However, two weeks after they conceived the idea they threw it away, believing there was no way they'd be able to create it due to their inexperience with television. When they were hired as writers for Wayward Pines, they used the opportunity to learn how to create a television series.[5]

They wrote the show's pilot script (then titled Montauk), and created a 20 page pitch book with the intention of resembling a Stephen King book.[6] They also created a mock trailer composed of 20-30 films that had inspired the series.[8] They were rejected by 15-20 networks, a major concern being that four of the major characters were kids, but the show itself wasn't necessarily for children. Execs wanted the show to either be made for children, or to have the story centered on Hopper investigating the paranormal occurrences in the town. The Duffers refused to comply with these demands, as they felt everything interesting about the story would be lost.[7] In late 2014, Dan Cohen, the Vice President of 21 Laps Entertainment, brought the script to director-producer Shawn Levy. Levy immediately saw the script's potential and knew he had to do whatever it took to bring the Duffers' vision to life. They then pitched the series to Netflix, and within 24 hours they had bought the entire season.[9]

Credits

Writers

Directors

Filmography

Year Title Credits Notes
2005 We All Fall Down Directors and writers Short
2006 The Big Toe Editors Short
2007 Eater Directors and editors Short
2008 Saturday Night at Norm's Producers Short
2008 The Milkman Producers and actors Short. Matt played an officer, Ross played a driveby thug
2009 Abraham's Boys Directors, writers, producers and editors Short (screenplay), second hand director
2009 Road to Moloch Writers Short (screenplay)
2012 Vessel Co-writers Short film; co-writer
2015 Hidden Directors and writers First feature film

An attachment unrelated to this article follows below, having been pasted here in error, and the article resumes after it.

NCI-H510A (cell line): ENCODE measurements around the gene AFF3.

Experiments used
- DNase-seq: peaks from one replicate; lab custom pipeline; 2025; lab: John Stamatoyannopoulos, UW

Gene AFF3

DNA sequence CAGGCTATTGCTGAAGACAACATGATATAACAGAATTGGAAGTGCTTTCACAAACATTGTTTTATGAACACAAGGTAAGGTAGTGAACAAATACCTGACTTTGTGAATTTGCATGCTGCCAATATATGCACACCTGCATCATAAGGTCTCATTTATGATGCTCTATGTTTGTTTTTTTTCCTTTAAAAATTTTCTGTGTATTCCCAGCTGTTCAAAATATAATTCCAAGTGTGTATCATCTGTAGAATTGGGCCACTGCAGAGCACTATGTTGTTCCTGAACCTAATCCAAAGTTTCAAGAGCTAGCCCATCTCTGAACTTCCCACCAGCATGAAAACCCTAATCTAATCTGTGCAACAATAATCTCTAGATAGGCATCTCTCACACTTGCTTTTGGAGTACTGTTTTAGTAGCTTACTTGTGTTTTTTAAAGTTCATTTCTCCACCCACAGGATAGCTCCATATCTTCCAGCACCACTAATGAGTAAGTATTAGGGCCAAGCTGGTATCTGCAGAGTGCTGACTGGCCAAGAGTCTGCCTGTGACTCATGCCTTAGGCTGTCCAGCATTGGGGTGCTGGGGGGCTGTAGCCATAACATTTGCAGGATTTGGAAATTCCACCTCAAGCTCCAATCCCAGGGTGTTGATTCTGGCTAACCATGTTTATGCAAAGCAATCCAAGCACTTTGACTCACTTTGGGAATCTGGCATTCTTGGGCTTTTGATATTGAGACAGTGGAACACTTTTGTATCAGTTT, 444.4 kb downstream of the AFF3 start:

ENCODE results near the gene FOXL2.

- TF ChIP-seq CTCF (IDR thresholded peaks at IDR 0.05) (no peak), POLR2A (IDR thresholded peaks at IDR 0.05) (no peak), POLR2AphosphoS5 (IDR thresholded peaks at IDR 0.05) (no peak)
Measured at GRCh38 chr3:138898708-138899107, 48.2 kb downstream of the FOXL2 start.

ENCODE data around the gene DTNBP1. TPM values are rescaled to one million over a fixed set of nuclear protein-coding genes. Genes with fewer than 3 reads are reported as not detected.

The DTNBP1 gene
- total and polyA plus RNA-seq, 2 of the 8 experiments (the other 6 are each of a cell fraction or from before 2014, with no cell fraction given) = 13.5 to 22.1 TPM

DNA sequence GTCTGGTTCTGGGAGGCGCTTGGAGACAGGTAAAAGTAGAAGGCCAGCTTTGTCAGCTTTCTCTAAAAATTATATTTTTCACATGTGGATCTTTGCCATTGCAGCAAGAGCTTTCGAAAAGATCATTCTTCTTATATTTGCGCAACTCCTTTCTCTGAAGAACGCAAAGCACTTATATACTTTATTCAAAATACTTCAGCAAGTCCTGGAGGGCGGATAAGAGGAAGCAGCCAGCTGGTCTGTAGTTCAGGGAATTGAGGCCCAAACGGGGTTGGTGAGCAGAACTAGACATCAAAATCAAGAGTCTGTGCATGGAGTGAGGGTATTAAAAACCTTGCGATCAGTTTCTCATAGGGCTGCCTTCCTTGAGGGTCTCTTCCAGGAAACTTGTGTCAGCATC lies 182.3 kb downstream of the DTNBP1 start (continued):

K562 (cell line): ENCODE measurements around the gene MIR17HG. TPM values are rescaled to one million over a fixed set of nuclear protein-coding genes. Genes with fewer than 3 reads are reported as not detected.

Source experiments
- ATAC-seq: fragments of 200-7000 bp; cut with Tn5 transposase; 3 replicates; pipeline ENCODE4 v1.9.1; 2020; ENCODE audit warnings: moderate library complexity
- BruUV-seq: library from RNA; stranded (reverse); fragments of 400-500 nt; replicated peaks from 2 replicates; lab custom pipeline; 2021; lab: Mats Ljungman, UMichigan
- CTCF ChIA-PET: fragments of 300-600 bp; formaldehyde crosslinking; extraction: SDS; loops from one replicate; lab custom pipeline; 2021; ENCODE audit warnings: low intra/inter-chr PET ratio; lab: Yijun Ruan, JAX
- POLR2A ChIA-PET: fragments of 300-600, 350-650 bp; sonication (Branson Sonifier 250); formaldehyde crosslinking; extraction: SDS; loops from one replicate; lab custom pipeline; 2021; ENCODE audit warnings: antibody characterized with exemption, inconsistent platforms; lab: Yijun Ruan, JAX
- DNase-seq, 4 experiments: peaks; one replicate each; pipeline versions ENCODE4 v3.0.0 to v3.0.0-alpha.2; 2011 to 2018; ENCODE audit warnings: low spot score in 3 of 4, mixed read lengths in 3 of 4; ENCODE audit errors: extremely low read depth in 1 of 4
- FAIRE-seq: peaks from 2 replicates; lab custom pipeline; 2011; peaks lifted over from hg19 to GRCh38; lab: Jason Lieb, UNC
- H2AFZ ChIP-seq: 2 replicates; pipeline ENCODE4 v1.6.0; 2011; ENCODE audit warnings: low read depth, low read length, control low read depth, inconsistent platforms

2015 Wayward Pines Writers and producers 4 episodes written, (co-executive) producer of 2 episodes
2016 Stranger Things Creators, directors, writers and producers 10 episodes directed, 3 episodes written, (executive) producers of 8 episodes

References

  1. "Twitter status made by the writers of the show."
  2. Durham’s Duffer Brothers land on NetflixThe News & Observer. July 9, 2016.
  3. Matt and Ross Duffer Discuss ‘Stranger Things,’ a Nightmare on ’80s StreetThe New York Times. August 11, 2016
  4. Who Are the Duffer Brothers? Learn More About the Creators of ‘Stranger Things’Slash Film. August 3, 2016
  5. 5.0 5.1 ‘Stranger Things’: Creators Matt and Ross Duffer Reveal Plans for a Possible Season 2Collider. July 31, 2016.
  6. 6.0 6.1 6.2 The Duffer Brothers Talk 'Stranger Things' Influences, 'It' Dreams and Netflix Phase 2The Hollywood Reporter. August 1, 2016.
  7. 7.0 7.1 'Stranger Things': How Two Brothers Created Summer's Biggest TV HitRolling Stone. August 3, 2016.
  8. Inside ‘Stranger Things’: The Duffer Bros. on How They Made the TV Hit of the SummerDaily Beast. August 7, 2016.
  9. ‘Stranger Things’: Shawn Levy on Directing Winona Ryder, Netflix’s Viral ModelVariety. July 22, 2016.